Is this year going to be the year for Augmented reality

This Year is going to be the year of AR.

Here at the end of 2012, we’re already getting a speedy adoption of Augmented reality technology. Portable gadgets like tablets, mini machines and smart phones are seemingly tailor-made for the new darling of the Information age.

So what’s AR? Well, AR (or ‘augmented reality’ to its friends), is largely the process of implementing computer created images and/or information onto real life descriptions (at the least the type of Augmented reality we are discussing here is, anyway, its an open-ended expression, so post your complaints in the comments section, please). AR might be applied to paper supplements (so that when the reports or pictures are watched on a phone app they spring to life and recommend additional content), street corners (like the app which will mention all important information pertaining to a restaurant, including reviews, menus and particular offers, just by holding your phone in the direction of the eatery itself) and even the night sky (yes, some AR apps will actually offer scientific statistics and Hubble telescope information on divine bodies and constellations as you look at them through your smart phone).

Augmented reality is coming in sync in a big way and make no mistake about it. Google Glass, a development announced by Google X Lab earlier this year, is one real example. Taking the form of a trendy set of spectacles, Glass users will walk down the street and access any information they see fit as they are doing so. They’ll even be capable of film their daily events, or take snapshots of everything as they happen. Reality might be re-shaped in real time by glasses; it is possible to even use them to generate video calls to loved ones. Google Glass will probably be offered to developers early next year and, by the start of 2014, will develop into commercially available, along with dozens of other exciting products of that ilk.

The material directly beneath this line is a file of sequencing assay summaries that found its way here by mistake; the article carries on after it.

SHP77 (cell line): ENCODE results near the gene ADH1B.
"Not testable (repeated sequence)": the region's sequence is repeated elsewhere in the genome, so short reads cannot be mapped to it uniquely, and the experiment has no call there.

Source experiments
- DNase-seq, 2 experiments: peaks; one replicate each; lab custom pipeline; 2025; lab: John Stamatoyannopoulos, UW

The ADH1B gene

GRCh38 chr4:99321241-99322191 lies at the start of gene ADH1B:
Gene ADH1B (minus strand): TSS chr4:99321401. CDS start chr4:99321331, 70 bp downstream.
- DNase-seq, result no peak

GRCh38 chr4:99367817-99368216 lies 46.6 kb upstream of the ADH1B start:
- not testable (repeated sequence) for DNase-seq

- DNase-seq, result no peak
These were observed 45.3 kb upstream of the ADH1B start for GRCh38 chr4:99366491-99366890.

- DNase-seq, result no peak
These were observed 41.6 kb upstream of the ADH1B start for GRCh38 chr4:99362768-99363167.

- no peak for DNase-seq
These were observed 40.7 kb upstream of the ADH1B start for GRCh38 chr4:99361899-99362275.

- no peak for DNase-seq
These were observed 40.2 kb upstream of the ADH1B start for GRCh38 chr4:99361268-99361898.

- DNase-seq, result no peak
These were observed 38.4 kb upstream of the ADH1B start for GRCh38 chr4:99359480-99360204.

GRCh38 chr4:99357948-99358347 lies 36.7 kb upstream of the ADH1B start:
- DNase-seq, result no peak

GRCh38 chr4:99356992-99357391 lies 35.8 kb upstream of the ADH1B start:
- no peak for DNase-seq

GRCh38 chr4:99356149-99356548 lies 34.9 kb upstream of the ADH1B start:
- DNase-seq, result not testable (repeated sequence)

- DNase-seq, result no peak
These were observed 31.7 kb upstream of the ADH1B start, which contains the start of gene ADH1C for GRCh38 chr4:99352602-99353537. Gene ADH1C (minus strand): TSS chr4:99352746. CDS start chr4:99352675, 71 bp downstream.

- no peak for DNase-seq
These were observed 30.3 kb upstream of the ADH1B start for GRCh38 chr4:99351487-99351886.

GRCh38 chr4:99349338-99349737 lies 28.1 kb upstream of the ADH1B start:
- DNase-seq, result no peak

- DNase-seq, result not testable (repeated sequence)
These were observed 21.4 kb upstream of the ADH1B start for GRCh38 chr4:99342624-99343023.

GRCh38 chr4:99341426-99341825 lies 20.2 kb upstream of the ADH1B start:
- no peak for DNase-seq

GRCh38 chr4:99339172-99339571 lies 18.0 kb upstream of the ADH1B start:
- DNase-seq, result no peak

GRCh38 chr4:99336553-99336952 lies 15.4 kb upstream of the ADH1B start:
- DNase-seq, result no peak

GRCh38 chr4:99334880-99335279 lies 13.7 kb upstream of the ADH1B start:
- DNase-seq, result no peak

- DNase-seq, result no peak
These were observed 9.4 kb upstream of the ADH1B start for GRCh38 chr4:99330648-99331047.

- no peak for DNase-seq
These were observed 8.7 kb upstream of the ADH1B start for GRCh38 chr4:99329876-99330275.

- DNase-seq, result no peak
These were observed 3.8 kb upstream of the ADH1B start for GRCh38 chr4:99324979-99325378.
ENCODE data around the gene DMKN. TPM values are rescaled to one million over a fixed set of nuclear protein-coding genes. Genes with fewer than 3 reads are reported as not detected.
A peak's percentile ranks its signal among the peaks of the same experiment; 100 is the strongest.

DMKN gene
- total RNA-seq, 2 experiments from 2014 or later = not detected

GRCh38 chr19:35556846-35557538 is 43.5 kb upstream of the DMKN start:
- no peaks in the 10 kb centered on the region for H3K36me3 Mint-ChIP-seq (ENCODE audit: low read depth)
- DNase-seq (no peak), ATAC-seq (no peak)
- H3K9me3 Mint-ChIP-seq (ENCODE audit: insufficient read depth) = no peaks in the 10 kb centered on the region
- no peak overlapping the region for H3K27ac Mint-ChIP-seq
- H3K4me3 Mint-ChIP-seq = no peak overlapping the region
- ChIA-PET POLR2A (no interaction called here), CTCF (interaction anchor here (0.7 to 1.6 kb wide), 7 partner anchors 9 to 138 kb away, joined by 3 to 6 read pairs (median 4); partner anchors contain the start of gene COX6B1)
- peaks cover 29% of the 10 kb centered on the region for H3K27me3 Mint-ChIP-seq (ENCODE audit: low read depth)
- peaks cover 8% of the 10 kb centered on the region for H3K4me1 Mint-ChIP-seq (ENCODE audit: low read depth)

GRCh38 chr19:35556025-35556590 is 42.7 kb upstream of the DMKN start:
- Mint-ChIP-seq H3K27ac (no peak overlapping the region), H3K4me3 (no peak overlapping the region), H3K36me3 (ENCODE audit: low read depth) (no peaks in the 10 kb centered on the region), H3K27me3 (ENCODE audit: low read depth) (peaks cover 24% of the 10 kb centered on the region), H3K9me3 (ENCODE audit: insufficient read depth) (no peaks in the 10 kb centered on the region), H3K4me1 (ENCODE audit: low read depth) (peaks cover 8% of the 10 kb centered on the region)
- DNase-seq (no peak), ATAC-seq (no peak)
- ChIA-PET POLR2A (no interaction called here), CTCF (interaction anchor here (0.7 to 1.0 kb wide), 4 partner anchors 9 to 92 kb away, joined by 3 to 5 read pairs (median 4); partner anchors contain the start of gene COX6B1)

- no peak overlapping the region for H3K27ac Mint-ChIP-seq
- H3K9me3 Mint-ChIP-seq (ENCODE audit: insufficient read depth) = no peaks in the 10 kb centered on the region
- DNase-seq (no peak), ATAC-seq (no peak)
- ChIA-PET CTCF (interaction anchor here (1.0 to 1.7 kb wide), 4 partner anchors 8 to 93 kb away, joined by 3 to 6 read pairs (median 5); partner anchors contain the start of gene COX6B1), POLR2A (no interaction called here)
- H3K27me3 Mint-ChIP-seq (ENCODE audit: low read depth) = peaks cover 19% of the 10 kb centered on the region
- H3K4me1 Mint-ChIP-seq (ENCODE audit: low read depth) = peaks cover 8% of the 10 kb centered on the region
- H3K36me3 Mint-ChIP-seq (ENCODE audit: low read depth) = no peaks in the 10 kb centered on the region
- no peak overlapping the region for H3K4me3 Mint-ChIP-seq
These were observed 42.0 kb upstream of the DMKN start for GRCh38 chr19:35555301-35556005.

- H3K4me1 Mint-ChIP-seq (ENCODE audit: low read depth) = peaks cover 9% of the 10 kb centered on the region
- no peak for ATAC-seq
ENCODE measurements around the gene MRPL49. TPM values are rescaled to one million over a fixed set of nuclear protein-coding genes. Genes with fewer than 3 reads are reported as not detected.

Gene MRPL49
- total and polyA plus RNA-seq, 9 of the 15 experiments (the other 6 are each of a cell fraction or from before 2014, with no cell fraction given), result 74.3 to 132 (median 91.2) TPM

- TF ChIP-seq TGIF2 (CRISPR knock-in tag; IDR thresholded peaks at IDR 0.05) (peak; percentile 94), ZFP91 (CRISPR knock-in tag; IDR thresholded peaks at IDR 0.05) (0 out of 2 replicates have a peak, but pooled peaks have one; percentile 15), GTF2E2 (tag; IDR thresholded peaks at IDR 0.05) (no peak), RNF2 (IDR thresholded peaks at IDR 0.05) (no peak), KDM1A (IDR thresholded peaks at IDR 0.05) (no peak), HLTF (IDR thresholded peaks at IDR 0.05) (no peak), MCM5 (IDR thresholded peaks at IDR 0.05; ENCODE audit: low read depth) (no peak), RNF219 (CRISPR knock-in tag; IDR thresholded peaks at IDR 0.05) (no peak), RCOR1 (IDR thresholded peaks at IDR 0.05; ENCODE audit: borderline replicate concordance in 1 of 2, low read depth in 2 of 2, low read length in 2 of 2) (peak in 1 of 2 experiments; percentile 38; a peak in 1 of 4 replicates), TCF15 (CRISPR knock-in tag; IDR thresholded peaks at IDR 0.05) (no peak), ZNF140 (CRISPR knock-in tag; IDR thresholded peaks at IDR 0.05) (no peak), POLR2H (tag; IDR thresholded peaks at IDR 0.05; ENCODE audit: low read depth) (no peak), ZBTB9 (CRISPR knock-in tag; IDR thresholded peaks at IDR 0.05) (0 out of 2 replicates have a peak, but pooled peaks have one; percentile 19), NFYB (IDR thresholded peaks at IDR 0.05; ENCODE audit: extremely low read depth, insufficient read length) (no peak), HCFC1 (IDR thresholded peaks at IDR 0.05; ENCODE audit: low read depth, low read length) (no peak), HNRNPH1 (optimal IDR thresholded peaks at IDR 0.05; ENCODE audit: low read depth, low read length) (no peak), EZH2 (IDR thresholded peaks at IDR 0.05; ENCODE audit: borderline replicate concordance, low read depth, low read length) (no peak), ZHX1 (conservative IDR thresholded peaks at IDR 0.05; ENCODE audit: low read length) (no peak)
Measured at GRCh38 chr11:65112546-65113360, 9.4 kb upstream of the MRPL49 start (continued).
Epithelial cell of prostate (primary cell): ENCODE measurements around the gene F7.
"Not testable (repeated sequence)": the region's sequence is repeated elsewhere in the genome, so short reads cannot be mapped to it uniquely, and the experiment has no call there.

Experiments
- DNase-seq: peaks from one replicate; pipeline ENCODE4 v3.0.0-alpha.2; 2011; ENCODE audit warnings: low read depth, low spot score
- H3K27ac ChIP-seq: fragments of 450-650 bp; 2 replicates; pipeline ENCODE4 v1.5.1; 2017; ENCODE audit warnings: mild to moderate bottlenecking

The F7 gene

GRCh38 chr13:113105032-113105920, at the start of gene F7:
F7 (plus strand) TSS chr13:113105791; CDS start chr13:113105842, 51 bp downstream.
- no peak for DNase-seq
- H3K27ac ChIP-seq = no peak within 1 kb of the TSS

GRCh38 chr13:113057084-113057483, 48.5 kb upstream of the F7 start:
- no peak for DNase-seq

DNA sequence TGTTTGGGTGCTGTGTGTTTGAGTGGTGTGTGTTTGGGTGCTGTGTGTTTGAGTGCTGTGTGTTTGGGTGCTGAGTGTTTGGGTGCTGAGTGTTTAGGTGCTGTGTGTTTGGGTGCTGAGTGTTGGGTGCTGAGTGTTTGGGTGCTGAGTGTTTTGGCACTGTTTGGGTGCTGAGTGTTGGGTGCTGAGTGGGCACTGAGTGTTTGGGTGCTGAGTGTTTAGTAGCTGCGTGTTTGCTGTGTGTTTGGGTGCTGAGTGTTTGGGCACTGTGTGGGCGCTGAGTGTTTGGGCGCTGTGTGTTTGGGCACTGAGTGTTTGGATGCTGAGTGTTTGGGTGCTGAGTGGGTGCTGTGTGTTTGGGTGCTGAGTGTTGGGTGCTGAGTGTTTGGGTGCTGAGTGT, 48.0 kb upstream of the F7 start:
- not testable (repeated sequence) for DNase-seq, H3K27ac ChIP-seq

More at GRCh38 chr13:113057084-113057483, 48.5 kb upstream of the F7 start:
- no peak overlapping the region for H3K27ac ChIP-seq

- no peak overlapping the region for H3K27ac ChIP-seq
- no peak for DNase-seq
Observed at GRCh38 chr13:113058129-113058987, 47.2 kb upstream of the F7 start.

AR’s impression on home entertainment (especially games) will also be felt, but there can be far more ‘grown up’ uses for that technology in the pipeline. Versions of AR are already getting used to coach troopers, educate would-be surgeons and instruct firefighters in digital burning buildings. For those who do not have the money for a smartphone, Google Glass or the rest we’ve talked about, you’ll see the effects of AR on television sports casting (look at the real-time analysis overlaid on recent NFL games) and on store window promotion (disobedient high street chain Anne Summers pioneered a particularly unforgettable one earlier this year).

In 2013, with more money coming in from AR applications, video games and gadgets, we can anticipate a rapid enhancement of this technology. This means that by the end of next year, Augmented reality might be an inescapable fact of modern life. We expect AR to become a major selling point next year, with businesses offering an greater than before quantity of AR-ready mini games as accessories on a choice of devices and more Augmented reality apps being developed than at any time.

In the event you’re in training as a doctor, a soldier, a policemen or a fireman, the chances are that you’ll meet Augmented reality (if you have not already) in 2013. Certainly, this will not substitute the knowledge of dashing right into a burning structure, going into battle or performing complicated surgery (and it is not attempting to), but the possibility is there for more thorough and thorough training for specialists in these areas. In addition, it will not be long before CEO’s and managers are holding AR-infused meetings, during which the attendees can get into relevant information in real time, which will certainly beat a Powerpoint presentation any day!